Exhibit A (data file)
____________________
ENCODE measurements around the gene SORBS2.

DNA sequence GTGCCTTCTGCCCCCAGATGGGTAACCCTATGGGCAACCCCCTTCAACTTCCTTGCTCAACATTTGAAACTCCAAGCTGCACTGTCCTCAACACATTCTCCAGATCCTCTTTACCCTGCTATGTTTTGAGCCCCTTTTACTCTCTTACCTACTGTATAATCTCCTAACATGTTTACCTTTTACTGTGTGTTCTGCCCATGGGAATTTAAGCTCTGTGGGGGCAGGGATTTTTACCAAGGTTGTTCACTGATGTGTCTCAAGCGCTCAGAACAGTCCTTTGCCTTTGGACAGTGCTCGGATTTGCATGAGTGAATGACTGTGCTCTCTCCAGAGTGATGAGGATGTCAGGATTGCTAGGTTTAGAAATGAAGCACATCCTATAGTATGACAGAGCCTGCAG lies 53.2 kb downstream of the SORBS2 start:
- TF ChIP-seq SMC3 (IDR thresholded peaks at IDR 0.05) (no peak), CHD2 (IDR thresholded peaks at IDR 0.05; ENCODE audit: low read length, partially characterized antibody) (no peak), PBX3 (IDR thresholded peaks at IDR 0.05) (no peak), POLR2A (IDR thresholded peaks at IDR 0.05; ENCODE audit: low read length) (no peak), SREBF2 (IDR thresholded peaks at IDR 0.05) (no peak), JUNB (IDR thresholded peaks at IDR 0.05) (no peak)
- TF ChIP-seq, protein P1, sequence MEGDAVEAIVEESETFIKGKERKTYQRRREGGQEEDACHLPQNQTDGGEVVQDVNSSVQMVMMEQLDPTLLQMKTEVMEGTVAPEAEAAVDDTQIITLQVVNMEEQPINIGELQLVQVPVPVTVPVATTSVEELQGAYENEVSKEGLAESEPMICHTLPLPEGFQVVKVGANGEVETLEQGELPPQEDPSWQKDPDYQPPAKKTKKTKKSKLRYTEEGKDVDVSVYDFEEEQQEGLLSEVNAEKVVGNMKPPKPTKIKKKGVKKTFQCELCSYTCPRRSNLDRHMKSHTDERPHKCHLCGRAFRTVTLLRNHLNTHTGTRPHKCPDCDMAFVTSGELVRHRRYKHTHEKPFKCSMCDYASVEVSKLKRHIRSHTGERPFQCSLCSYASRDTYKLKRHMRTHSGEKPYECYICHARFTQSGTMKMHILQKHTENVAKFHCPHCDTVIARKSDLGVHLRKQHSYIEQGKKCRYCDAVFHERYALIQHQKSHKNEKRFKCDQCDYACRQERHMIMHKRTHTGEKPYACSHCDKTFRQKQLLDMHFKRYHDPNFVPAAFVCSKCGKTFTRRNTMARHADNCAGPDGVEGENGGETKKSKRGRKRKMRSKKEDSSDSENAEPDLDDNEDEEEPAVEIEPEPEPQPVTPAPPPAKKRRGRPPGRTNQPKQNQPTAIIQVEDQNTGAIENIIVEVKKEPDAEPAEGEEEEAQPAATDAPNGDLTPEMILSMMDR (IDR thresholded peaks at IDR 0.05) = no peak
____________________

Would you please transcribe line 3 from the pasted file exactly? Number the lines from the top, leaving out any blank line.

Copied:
- TF ChIP-seq SMC3 (IDR thresholded peaks at IDR 0.05) (no peak), CHD2 (IDR thresholded peaks at IDR 0.05; ENCODE audit: low read length, partially characterized antibody) (no peak), PBX3 (IDR thresholded peaks at IDR 0.05) (no peak), POLR2A (IDR thresholded peaks at IDR 0.05; ENCODE audit: low read length) (no peak), SREBF2 (IDR thresholded peaks at IDR 0.05) (no peak), JUNB (IDR thresholded peaks at IDR 0.05) (no peak)